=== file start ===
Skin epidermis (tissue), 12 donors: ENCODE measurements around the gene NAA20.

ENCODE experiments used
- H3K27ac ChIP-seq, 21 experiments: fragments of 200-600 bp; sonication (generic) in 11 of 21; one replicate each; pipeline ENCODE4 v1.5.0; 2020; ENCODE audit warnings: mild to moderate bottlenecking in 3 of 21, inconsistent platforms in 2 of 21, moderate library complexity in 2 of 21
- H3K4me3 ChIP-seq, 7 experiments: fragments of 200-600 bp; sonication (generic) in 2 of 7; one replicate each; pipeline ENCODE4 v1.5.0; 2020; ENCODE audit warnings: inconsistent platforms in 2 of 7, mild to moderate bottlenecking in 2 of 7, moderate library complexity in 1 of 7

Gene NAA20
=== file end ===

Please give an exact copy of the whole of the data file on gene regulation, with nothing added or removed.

Skin epidermis (tissue), 12 donors: ENCODE measurements around the gene NAA20.

ENCODE experiments used
- H3K27ac ChIP-seq, 21 experiments: fragments of 200-600 bp; sonication (generic) in 11 of 21; one replicate each; pipeline ENCODE4 v1.5.0; 2020; ENCODE audit warnings: mild to moderate bottlenecking in 3 of 21, inconsistent platforms in 2 of 21, moderate library complexity in 2 of 21
- H3K4me3 ChIP-seq, 7 experiments: fragments of 200-600 bp; sonication (generic) in 2 of 7; one replicate each; pipeline ENCODE4 v1.5.0; 2020; ENCODE audit warnings: inconsistent platforms in 2 of 7, mild to moderate bottlenecking in 2 of 7, moderate library complexity in 1 of 7

Gene NAA20